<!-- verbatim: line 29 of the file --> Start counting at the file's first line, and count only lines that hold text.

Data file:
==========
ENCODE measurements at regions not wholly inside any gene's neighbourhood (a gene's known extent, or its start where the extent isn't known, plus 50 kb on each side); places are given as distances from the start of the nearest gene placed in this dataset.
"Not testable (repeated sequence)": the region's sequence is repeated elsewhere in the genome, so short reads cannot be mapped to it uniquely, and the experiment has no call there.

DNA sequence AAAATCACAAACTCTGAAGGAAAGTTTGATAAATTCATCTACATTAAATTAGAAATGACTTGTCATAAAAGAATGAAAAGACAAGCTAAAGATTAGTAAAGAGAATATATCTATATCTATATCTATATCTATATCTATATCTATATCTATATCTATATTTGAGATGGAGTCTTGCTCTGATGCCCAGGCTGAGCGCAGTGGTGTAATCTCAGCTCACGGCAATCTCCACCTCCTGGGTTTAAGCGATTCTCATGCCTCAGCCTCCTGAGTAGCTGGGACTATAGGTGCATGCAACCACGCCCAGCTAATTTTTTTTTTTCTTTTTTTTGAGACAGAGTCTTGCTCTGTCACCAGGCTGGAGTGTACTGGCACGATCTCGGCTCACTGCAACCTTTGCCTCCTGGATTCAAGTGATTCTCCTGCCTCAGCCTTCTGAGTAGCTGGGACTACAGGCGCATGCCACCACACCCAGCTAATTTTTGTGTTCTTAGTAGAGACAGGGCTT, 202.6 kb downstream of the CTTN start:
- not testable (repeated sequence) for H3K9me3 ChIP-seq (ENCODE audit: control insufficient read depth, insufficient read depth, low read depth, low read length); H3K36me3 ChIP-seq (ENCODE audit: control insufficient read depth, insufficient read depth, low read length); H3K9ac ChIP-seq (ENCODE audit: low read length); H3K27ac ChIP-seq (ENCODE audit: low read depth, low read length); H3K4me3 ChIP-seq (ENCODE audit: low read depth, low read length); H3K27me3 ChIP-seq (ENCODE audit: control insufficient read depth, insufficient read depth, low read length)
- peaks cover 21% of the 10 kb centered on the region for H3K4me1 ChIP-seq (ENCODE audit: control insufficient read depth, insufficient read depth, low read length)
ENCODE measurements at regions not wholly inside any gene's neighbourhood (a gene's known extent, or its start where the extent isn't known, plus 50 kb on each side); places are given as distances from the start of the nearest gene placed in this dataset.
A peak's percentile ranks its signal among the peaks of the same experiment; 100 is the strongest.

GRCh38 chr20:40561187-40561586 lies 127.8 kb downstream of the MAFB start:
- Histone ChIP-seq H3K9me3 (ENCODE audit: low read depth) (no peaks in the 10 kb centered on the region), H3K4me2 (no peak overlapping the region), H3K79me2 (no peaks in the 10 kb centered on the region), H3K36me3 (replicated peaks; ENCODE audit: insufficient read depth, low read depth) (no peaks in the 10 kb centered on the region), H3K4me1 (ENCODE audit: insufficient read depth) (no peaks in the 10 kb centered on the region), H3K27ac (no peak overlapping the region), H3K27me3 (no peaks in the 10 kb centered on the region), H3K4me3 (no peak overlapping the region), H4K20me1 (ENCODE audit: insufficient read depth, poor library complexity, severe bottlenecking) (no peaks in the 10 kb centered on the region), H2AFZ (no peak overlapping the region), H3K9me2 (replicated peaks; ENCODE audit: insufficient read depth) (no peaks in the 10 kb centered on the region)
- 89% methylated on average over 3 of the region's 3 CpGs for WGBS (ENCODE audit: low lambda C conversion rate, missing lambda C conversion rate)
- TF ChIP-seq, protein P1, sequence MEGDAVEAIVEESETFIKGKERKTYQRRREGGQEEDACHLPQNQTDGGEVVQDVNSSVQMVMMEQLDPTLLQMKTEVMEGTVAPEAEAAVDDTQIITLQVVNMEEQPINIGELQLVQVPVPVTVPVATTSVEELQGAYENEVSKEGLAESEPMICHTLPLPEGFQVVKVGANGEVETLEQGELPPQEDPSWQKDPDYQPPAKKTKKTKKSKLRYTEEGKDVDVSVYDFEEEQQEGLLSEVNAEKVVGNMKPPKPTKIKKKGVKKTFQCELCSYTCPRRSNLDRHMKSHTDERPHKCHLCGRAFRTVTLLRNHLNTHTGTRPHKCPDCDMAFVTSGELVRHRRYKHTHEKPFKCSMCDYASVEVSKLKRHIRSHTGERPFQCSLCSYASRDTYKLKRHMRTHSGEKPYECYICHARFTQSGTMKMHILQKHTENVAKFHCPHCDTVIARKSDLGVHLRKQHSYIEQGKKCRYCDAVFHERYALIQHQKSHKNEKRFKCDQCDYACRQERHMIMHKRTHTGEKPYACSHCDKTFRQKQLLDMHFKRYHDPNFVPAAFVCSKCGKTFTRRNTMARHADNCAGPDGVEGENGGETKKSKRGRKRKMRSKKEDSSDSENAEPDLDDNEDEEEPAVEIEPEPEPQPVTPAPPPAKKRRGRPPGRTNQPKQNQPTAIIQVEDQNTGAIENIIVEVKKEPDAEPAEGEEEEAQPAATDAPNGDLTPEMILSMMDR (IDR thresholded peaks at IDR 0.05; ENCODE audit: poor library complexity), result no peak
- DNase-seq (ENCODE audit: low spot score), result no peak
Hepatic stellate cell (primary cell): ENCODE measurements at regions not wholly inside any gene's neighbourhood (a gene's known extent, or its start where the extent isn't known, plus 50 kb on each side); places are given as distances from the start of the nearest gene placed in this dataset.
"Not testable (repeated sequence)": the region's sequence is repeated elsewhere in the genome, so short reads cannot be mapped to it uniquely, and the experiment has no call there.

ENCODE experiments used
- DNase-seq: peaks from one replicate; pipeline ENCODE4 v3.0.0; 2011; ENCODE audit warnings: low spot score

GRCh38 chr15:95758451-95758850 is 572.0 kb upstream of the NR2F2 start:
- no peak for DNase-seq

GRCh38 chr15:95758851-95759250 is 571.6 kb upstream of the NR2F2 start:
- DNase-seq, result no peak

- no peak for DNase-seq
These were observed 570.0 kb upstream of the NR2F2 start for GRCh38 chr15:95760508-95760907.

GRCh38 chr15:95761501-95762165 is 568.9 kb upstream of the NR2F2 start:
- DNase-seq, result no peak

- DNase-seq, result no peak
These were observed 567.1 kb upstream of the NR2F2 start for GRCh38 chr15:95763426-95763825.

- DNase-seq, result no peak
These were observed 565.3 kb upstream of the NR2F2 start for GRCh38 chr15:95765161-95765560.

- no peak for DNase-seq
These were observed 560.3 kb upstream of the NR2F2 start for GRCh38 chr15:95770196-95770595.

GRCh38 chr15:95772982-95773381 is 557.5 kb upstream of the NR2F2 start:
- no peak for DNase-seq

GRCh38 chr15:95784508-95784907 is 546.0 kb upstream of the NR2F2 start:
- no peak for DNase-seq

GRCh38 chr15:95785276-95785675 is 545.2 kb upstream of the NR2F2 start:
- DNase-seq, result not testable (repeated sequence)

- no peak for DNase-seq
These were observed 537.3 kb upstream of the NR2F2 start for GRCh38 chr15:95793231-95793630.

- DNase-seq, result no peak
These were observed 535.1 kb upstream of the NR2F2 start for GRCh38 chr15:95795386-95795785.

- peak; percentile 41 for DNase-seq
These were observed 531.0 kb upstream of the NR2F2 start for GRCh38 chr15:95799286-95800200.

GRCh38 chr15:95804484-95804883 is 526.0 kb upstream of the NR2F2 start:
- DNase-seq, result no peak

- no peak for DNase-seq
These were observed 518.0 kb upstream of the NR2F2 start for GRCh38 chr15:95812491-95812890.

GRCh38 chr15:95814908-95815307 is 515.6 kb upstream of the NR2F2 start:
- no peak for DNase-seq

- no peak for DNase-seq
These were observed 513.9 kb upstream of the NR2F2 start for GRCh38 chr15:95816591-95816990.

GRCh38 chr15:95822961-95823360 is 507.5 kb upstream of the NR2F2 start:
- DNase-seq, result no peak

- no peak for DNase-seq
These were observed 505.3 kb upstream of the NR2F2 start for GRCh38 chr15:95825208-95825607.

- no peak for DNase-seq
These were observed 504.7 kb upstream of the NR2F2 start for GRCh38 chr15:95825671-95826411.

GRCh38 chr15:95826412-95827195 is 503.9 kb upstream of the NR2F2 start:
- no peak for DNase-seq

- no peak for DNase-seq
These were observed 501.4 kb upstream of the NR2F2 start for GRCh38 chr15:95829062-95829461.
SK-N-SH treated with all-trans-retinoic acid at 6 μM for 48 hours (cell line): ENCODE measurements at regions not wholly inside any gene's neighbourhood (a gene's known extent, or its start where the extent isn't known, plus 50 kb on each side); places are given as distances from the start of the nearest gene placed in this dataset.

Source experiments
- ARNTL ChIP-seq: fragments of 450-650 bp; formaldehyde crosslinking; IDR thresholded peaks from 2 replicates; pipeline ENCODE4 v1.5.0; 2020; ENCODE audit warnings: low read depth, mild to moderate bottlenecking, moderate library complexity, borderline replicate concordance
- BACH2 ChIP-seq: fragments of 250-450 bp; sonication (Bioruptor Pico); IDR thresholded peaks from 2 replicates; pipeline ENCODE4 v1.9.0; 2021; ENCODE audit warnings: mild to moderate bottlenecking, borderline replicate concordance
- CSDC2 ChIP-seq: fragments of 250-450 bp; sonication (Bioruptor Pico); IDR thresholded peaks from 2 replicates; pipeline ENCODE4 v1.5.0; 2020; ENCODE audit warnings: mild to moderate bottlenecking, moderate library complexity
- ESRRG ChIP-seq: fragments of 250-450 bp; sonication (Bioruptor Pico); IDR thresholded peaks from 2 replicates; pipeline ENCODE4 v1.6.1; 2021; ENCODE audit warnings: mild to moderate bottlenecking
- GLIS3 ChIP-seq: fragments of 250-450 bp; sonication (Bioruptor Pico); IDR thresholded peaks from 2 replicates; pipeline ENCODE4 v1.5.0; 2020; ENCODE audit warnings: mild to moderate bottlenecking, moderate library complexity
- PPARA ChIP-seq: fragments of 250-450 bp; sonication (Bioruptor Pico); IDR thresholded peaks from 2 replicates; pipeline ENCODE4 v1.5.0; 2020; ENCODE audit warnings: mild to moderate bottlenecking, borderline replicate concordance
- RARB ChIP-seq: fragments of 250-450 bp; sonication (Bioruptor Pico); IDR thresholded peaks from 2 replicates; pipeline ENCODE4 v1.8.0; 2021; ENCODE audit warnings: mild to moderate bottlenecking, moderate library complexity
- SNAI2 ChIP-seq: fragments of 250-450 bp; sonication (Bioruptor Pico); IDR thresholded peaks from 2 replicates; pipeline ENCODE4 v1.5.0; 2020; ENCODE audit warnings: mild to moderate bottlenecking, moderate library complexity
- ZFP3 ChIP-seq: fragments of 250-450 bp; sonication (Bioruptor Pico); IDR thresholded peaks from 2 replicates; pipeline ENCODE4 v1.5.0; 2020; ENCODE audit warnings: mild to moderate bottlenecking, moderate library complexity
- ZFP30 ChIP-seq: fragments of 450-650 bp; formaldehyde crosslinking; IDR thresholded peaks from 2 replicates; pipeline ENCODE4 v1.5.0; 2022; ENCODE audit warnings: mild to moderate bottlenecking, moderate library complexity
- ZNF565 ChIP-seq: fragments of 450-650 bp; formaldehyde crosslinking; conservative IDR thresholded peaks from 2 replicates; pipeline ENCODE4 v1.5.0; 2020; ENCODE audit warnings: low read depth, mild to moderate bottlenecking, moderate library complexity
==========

- no peak for DNase-seq